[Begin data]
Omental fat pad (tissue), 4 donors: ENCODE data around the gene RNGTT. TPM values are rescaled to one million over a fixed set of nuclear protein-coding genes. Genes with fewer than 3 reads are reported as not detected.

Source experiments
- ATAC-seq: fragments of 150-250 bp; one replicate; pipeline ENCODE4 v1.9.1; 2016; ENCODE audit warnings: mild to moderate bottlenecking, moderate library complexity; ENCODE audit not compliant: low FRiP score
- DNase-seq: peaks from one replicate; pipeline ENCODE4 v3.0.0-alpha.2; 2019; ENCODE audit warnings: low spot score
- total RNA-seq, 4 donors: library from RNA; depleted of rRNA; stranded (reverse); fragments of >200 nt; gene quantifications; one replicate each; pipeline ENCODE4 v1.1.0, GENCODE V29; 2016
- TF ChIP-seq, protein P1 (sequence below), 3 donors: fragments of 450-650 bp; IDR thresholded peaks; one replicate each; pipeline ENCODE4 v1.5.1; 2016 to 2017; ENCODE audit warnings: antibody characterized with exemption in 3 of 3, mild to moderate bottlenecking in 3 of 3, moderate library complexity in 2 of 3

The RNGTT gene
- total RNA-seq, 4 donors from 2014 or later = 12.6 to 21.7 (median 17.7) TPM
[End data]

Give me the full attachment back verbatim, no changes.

Omental fat pad (tissue), 4 donors: ENCODE data around the gene RNGTT. TPM values are rescaled to one million over a fixed set of nuclear protein-coding genes. Genes with fewer than 3 reads are reported as not detected.

Source experiments
- ATAC-seq: fragments of 150-250 bp; one replicate; pipeline ENCODE4 v1.9.1; 2016; ENCODE audit warnings: mild to moderate bottlenecking, moderate library complexity; ENCODE audit not compliant: low FRiP score
- DNase-seq: peaks from one replicate; pipeline ENCODE4 v3.0.0-alpha.2; 2019; ENCODE audit warnings: low spot score
- total RNA-seq, 4 donors: library from RNA; depleted of rRNA; stranded (reverse); fragments of >200 nt; gene quantifications; one replicate each; pipeline ENCODE4 v1.1.0, GENCODE V29; 2016
- TF ChIP-seq, protein P1 (sequence below), 3 donors: fragments of 450-650 bp; IDR thresholded peaks; one replicate each; pipeline ENCODE4 v1.5.1; 2016 to 2017; ENCODE audit warnings: antibody characterized with exemption in 3 of 3, mild to moderate bottlenecking in 3 of 3, moderate library complexity in 2 of 3

The RNGTT gene
- total RNA-seq, 4 donors from 2014 or later = 12.6 to 21.7 (median 17.7) TPM